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The Lesson of Haiti

TWO days ago, at almost six o’clock in the evening Cuban time and when, given its geographical location, night had already fallen in Haiti, television stations began to broadcast the news that a violent earthquake – measuring 7.3 on the Richter scale – had severely struck Port-au-Prince. The seismic phenomenon originated from a tectonic fault located in the sea just 15 kilometers from the Haitian capital, a city where 80% of the population inhabit fragile homes built of adobe and mud.… | more…

Silvertown: The Lost Story of a Strike that Shook London and Helped Launch the Modern Labor Movement

Silvertown: The Lost Story of a Strike that Shook London and Helped Launch the Modern Labor Movement

In 1889, Samuel Winkworth Silver's rubber and electrical factory was the site of a massive worker revolt that upended the London industrial district which bore his name: Silvertown. Once referred to as the “Abyss” by Jack London, Silvertown was notorious for oppressive working conditions and the relentless grind of production suffered by its largely unorganized, unskilled workers. These workers, fed-up with their lot and long ignored by traditional craft unions, aligned themselves with the socialist-led “New Unionism” movement. Their ensuing strike paralyzed Silvertown for three months. Historian and novelist John Tully tells the story of the Silvertown strike in vivid prose. He rescues the uprising—overshadowed by other strikes during this period—from relative obscurity and argues for its significance to both the labor and socialist movements. … | more…

Is There Any Margin for Hypocrisy and Deceit?

The United States, in its struggle against the Revolution, had in the Venezuelan government its best ally: the choice specimen Mr. Romulo Betancourt Bello. We did not know it then. He had been elected President on December 7, 1958; he had not taken office yet when the Cuban Revolution triumphed on January 1st, 1959. Weeks later I had the privilege of being invited by the provisional government of Wolfgang Larrazabal to visit Bolivar’s homeland, which had been so supportive of Cuba.… | more…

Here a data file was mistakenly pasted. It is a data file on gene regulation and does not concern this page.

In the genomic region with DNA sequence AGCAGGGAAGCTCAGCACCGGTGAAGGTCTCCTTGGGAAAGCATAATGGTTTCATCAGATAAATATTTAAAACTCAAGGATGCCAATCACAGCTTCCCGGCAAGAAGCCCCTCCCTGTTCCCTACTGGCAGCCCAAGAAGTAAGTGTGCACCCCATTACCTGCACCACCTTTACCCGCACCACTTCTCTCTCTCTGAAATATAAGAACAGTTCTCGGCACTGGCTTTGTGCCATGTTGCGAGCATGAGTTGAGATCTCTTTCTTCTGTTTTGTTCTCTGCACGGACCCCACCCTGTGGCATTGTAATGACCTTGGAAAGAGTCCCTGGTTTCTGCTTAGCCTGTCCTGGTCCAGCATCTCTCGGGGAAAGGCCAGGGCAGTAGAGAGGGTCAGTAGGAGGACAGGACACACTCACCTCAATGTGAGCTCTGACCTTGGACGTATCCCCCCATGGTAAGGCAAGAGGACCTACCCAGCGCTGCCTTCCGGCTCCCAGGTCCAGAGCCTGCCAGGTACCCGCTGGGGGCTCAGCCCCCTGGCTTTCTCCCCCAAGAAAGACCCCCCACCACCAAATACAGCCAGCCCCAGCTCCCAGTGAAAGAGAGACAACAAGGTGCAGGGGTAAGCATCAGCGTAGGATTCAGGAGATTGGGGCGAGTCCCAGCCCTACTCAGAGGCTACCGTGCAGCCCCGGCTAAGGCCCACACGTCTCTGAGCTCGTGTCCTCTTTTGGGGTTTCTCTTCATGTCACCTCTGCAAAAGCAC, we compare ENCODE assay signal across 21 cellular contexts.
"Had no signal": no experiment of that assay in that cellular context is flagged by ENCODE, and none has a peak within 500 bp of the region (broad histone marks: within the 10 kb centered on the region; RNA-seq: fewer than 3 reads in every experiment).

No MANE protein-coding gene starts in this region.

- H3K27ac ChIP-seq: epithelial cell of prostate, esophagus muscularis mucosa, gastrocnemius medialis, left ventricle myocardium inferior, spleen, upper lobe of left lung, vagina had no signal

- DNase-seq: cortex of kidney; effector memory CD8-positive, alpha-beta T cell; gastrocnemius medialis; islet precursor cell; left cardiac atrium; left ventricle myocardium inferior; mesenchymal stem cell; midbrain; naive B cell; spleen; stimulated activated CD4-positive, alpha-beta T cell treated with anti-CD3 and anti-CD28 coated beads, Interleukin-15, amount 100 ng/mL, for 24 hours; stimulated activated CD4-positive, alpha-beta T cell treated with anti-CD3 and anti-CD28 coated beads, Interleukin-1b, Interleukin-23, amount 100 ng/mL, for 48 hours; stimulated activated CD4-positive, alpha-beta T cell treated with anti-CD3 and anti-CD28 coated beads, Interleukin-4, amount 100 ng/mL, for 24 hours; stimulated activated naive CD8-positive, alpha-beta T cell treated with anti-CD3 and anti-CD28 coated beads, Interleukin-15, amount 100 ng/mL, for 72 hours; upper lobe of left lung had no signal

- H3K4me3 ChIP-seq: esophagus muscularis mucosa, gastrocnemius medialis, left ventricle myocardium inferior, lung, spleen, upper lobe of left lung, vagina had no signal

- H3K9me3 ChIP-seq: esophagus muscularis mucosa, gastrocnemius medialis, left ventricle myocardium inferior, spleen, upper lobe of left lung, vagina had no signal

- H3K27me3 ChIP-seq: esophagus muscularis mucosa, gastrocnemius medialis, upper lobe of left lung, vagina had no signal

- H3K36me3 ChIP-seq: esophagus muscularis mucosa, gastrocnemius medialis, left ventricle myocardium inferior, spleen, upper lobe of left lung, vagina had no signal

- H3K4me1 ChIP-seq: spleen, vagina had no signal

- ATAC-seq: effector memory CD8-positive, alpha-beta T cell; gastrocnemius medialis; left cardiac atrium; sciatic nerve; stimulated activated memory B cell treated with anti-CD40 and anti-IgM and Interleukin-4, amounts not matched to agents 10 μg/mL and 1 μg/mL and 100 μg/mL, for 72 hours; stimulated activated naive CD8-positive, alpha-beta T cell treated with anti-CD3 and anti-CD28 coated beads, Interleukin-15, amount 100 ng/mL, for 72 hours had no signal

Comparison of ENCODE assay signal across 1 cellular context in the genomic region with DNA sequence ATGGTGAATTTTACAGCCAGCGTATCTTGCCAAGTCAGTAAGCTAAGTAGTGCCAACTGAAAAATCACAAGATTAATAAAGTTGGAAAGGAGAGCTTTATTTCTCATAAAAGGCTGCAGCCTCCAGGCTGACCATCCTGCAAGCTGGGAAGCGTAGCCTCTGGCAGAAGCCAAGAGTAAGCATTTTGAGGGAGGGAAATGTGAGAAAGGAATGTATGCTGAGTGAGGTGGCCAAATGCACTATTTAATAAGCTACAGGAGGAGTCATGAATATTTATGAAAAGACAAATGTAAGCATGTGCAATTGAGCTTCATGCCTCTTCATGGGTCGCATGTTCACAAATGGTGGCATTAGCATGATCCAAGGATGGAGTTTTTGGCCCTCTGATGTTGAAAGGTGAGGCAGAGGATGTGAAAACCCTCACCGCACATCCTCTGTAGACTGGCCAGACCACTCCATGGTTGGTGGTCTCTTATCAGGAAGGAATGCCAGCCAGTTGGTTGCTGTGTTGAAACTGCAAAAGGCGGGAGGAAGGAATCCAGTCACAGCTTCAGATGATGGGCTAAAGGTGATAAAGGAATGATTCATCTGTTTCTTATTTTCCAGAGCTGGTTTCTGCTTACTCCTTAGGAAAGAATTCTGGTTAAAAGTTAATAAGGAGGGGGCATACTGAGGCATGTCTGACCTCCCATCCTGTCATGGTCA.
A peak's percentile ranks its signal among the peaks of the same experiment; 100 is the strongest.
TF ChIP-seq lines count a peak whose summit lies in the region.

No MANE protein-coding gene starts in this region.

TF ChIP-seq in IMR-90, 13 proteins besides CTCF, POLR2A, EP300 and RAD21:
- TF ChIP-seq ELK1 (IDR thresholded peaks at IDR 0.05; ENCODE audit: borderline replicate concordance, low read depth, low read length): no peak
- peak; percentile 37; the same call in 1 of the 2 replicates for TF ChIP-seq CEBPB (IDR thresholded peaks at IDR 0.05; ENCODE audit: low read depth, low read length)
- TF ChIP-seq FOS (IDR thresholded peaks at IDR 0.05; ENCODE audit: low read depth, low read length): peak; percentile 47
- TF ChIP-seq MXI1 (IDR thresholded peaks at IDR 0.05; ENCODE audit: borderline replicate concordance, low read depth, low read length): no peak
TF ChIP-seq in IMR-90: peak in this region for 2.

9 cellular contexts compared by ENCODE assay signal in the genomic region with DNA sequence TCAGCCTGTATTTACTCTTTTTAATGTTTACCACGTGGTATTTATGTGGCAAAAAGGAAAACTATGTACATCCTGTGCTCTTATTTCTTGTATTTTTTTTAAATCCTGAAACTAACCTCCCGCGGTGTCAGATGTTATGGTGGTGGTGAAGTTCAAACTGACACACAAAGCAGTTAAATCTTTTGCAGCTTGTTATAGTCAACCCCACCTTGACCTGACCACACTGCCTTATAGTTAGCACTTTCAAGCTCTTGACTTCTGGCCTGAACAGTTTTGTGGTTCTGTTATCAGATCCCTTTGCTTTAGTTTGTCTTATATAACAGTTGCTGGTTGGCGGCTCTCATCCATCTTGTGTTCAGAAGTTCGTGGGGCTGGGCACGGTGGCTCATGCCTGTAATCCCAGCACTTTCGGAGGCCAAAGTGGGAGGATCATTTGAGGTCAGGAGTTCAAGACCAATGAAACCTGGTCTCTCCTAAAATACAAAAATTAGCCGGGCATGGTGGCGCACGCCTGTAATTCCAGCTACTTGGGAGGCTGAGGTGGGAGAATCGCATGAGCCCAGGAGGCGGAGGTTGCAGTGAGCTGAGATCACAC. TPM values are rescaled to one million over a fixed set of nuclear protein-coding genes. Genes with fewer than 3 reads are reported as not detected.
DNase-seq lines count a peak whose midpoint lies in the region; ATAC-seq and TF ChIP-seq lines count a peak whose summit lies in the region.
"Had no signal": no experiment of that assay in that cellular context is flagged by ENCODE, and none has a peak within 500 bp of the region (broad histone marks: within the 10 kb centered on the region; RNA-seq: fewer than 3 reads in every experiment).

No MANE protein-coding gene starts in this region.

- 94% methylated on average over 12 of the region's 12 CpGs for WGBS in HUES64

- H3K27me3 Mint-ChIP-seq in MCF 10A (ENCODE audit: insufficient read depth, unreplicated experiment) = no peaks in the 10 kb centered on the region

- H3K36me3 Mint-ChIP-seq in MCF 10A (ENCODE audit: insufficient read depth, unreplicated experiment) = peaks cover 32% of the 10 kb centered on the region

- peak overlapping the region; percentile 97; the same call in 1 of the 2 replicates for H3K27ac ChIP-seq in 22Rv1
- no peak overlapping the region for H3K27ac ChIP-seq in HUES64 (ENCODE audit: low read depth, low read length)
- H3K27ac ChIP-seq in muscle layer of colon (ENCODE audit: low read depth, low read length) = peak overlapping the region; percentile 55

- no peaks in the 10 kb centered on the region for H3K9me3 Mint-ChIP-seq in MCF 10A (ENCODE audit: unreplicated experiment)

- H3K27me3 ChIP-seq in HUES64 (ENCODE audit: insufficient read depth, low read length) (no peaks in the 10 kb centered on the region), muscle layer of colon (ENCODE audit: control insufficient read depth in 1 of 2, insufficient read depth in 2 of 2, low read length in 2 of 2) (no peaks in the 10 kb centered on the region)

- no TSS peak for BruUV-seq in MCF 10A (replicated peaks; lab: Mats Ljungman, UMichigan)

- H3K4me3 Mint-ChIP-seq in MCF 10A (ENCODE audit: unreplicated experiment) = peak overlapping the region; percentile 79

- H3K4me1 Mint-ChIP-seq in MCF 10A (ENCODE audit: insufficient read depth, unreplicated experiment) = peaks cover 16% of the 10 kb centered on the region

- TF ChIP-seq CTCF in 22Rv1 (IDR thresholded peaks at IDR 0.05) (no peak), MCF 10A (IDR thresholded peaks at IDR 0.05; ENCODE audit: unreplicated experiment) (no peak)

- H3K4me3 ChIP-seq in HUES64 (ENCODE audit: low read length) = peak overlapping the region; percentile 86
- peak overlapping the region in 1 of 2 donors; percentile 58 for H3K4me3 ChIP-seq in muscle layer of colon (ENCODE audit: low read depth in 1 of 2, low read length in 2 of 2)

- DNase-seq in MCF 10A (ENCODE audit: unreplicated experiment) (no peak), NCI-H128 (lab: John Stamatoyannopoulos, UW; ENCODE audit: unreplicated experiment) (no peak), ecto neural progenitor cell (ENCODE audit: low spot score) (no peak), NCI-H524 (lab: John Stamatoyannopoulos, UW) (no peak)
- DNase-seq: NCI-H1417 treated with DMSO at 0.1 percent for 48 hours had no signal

The Bells are Tolling for the Dollar

The Empire has ruled the world through economy and deceit rather than force. At the end of WWII, it had attained the privilege of minting the convertible hard currency, the monopoly over the nuclear weapon and the possession of most of the gold in the world while it was the only large-scale producer of manufactured equipment, consumer goods, food and services worldwide. However, there was a limit to the printing of paper money: the gold standard at a regular price of 35 dollars a troy ounce. This was the situation for over 25 years, until August 15, 1971, when an executive order issued by President Richard Nixon led the United States to unilaterally call off that international arrangement thus defrauding the world. I’ll never tire out of repeating it. That was how it threw on the world economy its military buildup and war adventure expenses, especially the Vietnam War, which according to conservative estimates cost no less than 200 billion dollars and the lives of over 45 thousand American youths.… | more…

A Revolution in the Making

Last July 16, I literally said that the coup d’etat in Honduras “was conceived and organized by unscrupulous characters on the far-right who were officials in the confidence of George W. Bush and had been promoted by him.”… | more…

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